But of course, sometimes things are hard going. Then we have to look forward in hope – be patient – pray about things.
(Add 6th rose – ‘Patience’)
7. “Share with God’s people who are in need” (verse 13a)
The word ‘share’ can either mean to share in people’s needs and sufferings, or to share out our resources with them. We have a social responsibility to all people, but especially towards other believers. One of the expressions of the early Church in Jerusalem was that its members “had everything in common” (Acts 2:44). This was a voluntary sharing – a means of making sure that everyone had the essentials to live on.
In the main we are so fortunate here, but we only have to watch the news or read a paper to know that there are Christians in other parts of the world who really need our loving generosity.
(Add 7th rose – ‘Generosity’)
8. “Practise hospitality” (verse13b)
In Paul’s day hospitality was especially important – there were few places to stay, and those that existed were somewhat unsavoury and unsafe. To welcome a traveller, a stranger, into your home was an expression of love that Paul had good reason to be grateful for. It may perhaps be different today, but there are many who would appreciate the sharing of a meal.
(Add 8th rose – ‘Hospitality’)
9. “Bless those who persecute you; bless and do not curse” (verse 14)
This anticipates the last verses (verses 17-21) of the passage in that Paul is beginning to think of the love that believers should show to those outside their own community. ‘Blessing’ and ‘cursing’ are opposites -wishing people good or ill. To bless those who persecute is quite a challenge. It’s hard enough not to wish all those difficult folk just a bit of punishment for their awkwardness, and they are not really our persecutors… But to retaliate is not to show true Christian love. (Add 9th rose – ‘Good will’)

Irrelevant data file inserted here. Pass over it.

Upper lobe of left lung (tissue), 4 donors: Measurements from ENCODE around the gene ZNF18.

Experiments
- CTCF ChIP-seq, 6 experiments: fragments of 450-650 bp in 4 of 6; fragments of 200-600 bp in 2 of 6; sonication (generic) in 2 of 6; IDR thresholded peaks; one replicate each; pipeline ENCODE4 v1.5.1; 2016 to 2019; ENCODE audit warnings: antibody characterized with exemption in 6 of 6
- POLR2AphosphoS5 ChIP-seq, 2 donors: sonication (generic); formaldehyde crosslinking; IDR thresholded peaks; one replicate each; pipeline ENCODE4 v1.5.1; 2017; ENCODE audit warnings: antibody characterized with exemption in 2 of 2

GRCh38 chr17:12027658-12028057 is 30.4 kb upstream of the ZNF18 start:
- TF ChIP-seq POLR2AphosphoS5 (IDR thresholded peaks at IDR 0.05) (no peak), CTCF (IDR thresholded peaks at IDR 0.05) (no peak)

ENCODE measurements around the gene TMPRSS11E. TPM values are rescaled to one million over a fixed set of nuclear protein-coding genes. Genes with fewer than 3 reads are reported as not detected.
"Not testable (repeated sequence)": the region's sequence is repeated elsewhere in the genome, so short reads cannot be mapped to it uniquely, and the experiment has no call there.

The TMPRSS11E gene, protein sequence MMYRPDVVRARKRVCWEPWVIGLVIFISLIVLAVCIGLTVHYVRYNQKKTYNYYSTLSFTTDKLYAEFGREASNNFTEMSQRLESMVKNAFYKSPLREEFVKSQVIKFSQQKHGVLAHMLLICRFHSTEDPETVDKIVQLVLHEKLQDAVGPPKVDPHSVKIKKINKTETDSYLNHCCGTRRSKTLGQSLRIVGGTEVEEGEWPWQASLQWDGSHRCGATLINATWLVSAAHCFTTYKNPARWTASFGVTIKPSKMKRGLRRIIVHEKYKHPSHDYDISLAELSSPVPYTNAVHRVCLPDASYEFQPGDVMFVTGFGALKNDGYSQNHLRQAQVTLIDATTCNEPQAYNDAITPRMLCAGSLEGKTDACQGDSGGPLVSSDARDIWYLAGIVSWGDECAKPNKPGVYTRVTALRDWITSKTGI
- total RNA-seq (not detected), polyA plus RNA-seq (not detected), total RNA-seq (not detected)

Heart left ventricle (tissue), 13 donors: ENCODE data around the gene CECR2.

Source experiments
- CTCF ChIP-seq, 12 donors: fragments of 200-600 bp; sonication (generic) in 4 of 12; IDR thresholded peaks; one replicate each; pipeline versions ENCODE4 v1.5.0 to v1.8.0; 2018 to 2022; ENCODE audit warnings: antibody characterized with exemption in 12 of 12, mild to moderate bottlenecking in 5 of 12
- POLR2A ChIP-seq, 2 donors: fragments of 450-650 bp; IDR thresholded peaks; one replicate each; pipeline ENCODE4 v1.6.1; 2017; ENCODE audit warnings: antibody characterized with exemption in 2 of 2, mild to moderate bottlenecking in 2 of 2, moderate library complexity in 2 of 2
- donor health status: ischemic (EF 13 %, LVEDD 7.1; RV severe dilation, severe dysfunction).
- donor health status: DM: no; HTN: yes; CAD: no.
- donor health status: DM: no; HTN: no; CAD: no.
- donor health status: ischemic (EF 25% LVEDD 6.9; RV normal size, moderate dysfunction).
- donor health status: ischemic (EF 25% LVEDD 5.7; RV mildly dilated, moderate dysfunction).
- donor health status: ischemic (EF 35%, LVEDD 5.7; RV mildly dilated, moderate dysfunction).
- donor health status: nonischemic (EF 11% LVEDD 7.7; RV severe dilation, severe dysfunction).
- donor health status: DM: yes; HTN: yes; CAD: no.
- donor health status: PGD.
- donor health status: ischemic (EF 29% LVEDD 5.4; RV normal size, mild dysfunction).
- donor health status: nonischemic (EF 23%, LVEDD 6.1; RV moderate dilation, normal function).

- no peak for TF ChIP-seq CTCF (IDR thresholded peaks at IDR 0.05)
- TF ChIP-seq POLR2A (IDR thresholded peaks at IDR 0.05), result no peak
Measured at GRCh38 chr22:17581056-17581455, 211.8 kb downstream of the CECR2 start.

10. “Rejoice with those who rejoice; mourn with those who mourn” (verse 15)
Identifying with others in their joys and in their sorrows is a Christian’s privilege and responsibility. This aspect of love comes across in our sympathy, whether people are glad or sad.
(Add 10th rose – ‘Sympathy’)
11. “Live in harmony with one another” (verse 16a)
This literally means ‘mind the same things’. Those who share the same concerns and beliefs will be able to live and work together without falling out.
(Add 11th rose – ‘Harmony’)
12. “Do not be proud, but willing to associate with people of low position. Do not be conceited” (verse 16b)
To be a snob and so to be concerned with the status and class of others is a very divisive and thoroughly unloving kind of pride. Although here it talks of people of low position, actually this can work in both directions – some look down on others, while others will have nothing to do with those they perceive to be in higher positions. Jesus fraternized with all, and we are called to do the same – we are all human beings and all equally important in God’s eyes.
(Add 12th rose – ‘Humility’)
So – there is our bunch of ‘Love’. I’m sorry it doesn’t smell nice!
The final verses seem to be covered by two things: ‘No retaliation’ and ‘No revenge’.
I found this way of summing up today’s verses, which I’d like to read to you:
“Transformation begins when an individual takes his (or her) place in the ‘family’ of Christ. His own stock goes down. His opinion of others goes up. And individual gifts are pooled for the good of the whole Christian community. We put ourselves at God’s disposal, and we don’t pull out when the going gets hard. Old attitudes change – not only towards fellow Christians but towards the outside world. Instead of giving tit-for-tat when we are wronged we treat the enemy as if he were our best friend, and we leave God to do the judging”.